So what I’m saying is every person’s different. Every calling’s different. Every life station is different. If you can go in person, go. If your circumstances seem to be lining up to where online makes most sense, and God keeps calling you to remain stationed where you are, and you’re going to pursue online education, do that as best you can in a concert of pastoral oversight and mentorship. And make sure that online program, you’re undertaking it because it is enabling you to engage in ministry and pursue ministry. It’s not delaying you from engaging in ministry or pursuing ministry. And rejoice in that. It’s not a second-tier degree or second-class degree. No, your diploma doesn’t say online in parentheses. No, it’s just as rigorous, just as strong, and you should be just as proud of the accomplishment of getting it.
But I do believe for the average person, especially the younger coming out of college, go to seminary. And it’s easy to fall into the thinking that, “In two years, my life is going to get simpler, and I’m going to move in two years.” That’s never the case. Life tends to get more complicated with each passing year. And so if God is calling you, go ahead and go do it, pursue it, fulfill it, enjoy it. And don’t be surprised at you looking back after your seminary training, having gotten so much more out of your time at seminary. In many ways, they’re even intangible and not quantifiable.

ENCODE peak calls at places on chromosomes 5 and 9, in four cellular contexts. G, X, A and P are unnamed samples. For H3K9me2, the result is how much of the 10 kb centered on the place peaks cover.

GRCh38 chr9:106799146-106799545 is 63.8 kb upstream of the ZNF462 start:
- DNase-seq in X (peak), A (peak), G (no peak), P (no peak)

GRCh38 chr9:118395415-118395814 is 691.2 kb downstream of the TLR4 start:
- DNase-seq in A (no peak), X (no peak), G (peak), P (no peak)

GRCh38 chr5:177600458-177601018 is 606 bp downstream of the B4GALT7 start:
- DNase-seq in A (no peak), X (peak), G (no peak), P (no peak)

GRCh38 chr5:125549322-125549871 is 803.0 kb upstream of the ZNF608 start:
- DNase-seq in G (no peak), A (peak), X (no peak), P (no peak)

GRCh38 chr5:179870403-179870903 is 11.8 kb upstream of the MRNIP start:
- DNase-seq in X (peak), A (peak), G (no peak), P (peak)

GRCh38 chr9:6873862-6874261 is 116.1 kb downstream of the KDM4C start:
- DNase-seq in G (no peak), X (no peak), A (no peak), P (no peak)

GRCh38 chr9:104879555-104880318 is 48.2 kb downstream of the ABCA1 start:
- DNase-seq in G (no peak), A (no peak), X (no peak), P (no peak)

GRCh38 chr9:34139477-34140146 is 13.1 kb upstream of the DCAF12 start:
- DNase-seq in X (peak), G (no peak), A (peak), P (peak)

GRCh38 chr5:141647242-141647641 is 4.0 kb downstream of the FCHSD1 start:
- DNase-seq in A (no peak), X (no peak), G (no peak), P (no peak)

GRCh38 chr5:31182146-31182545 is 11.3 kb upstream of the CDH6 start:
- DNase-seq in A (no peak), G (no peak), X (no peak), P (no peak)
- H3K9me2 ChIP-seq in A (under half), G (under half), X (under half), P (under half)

Collin Hansen: One thing that surprised me a little bit when I was going through seminary was trying to think about how to be in a performance-based classroom environment that I was very familiar with, but also doing that among peers, where we were really trying to cheer one another on. We weren’t competing against each other in that regard, but at the same time, some of us were preparing for PhD-type education where our grades really mattered. Then at the same time, we’re also trying to be responsible with our callings in life of ministry and family, as you’ve talked about here. And that was an interesting mix when it comes to the question of ambition. And so, one of the things that stood out to me when I was reading through Succeeding at Seminary was that question of, “Is there a sanctified way to be ambitious in seminary?”
Jason Allen: Yeah, I think so. And if I could be a touch autobiographical here, I was in high school. I was an athlete. I earned a college scholarship. Sports were clearly my thing. I was not a straight-A student. I made A’s, B’s, throw in an occasional C in high school. And I did that primarily by cramming at the last minute and being somewhat responsible with my homework. I go to college thinking I’m going to go to law school, and some I’m a political science major, history minor. I’m far more focused on my academics, but I quickly sensed this call to ministry. And so I’m taking political science classes and history classes, but at the same time, I’m in the back of the class, literally thumbing through my New Testament as the professor’s lecturing. Made good grades, but again, my passion had moved from law to ministry.